Open house draws hundreds to Polk’s new agriculture center

Published 3:26 pm Friday, December 18, 2009

Open house draws hundreds to Polks new ag center
County lands $100k+ equipment donation
An open house this past weekend for Polk Countys new agricultural development center drew hundreds of area residents to the former Mill Spring School, including 65 people who either attended or taught at the school in the past.
The Polk County Office of Agricultural Economic Development gave tours of the old school building that it plans to transform into a multi-purpose center. The new center will support Polks agricultural economy, as well as arts, tourism, health and wellness and education.
The overall theme at the open house Sunday was one of restoration, not only with the ongoing renovation of the building but at a deeper level, according to county officials.
“There was a sense of nostalgia as residents from Tryon, Saluda, Columbus and Saluda visited with each other over hot chocolate and a warm bowl of hearty chili catered by Saludas Manna Cabana,” said Vaughn Loeffler, project manager for the new center. “Many folks found themselves slipping back in time as they strolled through the 12-foot (high) halls that might have once seemed a bit intimidating, and peaked into the old classrooms where they once sat in their desks and daydreamed about their future. Well, the future is now here and there is new life coming back into the old school.”
Loeffler said the open house was a big success and the county is already seeing significant support from the community for the project. This week several residents, he says, have made cash donations along with other equipment. They also are volunteering time and services, stating simply; “I want to be a part of this.”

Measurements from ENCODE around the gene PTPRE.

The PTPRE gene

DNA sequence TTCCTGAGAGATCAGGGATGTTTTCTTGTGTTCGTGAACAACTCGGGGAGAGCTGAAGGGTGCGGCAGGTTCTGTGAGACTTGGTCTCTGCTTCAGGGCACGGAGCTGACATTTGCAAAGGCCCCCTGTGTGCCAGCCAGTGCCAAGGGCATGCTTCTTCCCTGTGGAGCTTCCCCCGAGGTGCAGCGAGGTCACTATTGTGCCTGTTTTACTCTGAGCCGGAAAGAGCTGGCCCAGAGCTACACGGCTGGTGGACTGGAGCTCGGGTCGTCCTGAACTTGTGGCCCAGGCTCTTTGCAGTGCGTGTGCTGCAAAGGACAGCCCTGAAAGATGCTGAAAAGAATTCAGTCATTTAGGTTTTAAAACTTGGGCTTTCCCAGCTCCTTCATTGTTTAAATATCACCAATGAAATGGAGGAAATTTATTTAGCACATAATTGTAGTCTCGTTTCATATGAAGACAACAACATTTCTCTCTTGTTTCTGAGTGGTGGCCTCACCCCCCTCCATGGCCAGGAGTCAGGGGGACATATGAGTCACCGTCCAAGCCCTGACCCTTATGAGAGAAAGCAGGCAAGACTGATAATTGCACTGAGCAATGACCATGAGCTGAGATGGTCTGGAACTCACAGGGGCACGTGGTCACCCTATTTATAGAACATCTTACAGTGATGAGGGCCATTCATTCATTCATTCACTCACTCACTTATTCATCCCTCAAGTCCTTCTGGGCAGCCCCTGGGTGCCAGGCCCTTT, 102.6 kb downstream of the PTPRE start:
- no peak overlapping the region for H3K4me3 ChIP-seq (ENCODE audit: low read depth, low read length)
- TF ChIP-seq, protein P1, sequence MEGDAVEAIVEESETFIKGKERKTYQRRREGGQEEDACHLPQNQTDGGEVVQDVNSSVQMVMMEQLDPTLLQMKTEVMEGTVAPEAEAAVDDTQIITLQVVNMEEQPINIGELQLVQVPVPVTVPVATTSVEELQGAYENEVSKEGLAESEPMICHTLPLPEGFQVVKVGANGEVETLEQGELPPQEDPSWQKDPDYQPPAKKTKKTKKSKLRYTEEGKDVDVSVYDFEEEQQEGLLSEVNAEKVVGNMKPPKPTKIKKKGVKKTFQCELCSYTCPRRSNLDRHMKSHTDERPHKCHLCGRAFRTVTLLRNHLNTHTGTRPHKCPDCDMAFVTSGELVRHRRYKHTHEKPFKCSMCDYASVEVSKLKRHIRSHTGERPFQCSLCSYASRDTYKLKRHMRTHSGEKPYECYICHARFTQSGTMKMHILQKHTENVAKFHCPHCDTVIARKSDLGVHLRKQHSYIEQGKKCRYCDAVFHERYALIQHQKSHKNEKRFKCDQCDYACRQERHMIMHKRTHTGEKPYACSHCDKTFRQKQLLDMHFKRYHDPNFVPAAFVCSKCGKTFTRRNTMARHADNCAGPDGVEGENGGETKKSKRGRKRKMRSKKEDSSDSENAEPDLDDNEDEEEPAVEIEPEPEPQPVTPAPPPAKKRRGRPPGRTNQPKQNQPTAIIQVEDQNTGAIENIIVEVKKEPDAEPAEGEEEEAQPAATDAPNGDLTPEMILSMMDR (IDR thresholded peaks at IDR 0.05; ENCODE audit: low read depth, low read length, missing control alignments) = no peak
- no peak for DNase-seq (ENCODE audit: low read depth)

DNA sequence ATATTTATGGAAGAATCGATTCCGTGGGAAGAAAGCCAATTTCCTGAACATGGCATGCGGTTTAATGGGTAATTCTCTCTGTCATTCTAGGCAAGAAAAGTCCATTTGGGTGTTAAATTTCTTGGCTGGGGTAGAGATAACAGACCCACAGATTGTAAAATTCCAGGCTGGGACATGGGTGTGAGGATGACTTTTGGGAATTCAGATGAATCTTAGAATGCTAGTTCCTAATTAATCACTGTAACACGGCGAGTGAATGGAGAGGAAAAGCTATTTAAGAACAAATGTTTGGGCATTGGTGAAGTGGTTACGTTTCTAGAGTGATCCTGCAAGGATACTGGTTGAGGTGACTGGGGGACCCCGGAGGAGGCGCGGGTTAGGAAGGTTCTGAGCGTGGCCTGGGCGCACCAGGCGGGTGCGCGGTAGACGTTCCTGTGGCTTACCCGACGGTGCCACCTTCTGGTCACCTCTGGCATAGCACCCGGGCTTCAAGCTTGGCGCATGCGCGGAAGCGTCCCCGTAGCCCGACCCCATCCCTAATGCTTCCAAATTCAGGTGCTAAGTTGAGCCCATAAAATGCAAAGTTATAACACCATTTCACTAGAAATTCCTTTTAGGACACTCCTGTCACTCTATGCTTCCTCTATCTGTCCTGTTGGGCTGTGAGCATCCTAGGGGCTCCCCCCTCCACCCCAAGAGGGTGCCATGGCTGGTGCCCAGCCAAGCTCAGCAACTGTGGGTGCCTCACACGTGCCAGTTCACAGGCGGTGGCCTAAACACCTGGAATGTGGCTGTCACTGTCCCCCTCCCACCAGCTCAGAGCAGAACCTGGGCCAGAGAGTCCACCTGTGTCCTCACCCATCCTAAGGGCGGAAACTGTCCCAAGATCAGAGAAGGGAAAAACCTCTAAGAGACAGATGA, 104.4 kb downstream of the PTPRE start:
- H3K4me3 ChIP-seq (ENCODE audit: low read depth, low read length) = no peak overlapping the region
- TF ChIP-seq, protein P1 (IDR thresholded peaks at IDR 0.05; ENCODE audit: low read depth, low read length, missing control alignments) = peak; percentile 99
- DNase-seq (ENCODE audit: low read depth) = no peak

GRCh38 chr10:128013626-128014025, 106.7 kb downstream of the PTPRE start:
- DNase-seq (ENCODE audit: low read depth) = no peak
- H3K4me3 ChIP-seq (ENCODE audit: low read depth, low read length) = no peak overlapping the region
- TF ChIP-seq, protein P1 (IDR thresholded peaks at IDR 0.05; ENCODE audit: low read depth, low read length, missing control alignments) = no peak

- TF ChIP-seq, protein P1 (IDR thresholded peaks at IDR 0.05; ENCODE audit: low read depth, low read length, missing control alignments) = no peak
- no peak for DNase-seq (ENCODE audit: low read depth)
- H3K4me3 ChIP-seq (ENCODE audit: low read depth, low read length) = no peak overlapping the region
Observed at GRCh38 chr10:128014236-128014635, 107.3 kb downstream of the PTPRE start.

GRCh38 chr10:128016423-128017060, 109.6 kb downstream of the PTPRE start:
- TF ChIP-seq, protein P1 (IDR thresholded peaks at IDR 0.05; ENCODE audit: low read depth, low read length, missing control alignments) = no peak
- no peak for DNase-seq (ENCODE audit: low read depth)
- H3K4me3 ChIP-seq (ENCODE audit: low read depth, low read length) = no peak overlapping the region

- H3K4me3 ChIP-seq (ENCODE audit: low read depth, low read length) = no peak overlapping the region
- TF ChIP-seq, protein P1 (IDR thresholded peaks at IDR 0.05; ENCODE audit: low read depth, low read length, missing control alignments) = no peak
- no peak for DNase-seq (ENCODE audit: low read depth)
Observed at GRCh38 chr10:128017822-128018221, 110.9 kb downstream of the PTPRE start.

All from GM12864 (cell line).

The center got a another major boost yesterday when Loeffler and Lynn Sprague, Polk Countys Agricultural Economic Development Director, made a trip to a commercial refrigeration factory in Spartanburg.
Loeffler says the company has agreed to donate several pieces of stainless steel kitchen equipment valued at around $100,000 for use in the centers culinary space and retail farm store. He adds that the center may soon obtain additional equipment donations.
According to the agricultural economic development office, the new Ag Centers vision is to enhance community spirit and quality of life by working with farmers, businesses and individuals as well as state and federal agencies to promote the sustainable economic growth and rural charter of Polk County. The center would do so through collaborate projects and innovation in the fields of agriculture, natural resources, education, tourism, health and wellness, art and music. The Polk Soil and Water Conservation District is partnering with the agricultural development office on the project.
The initial goals are to launch the first phase of renovations that include repairing, painting and basic maintenance of the facility in order to establish general operations. The center is also seeking funding through foundation and government grants as well as tax deductible donations from businesses and individuals.
The second phase of renovations will include updating equipment, remodeling, installing supplemental green power, greenhouses, gardens, elevators, and a banquet hall for conference and large events.
The former school building has a 500-seat auditorium, which can be used for a wide range of purposes.
Future projects include a commercial culinary center, agricultural economic development projects, outdoor education programs, an art studio and gallery and green power projects.
The agricultural development center is now seeking tax deductible donations for office equipment and furniture, tables and chairs, power tools, gardening and landscaping equipment, interior and exterior paint, art supplies, building materials (roofing, sheetrock, fasteners, tile and hardwood flooring) commercial kitchen appliances, musical instruments, tractors and heavy equipment, cleaning supplies, plants, trees and shrubs, gravel, stones and mulch are jut a few things that will get us up and running. For more information contact the agricultural development office at 828-894-2281.

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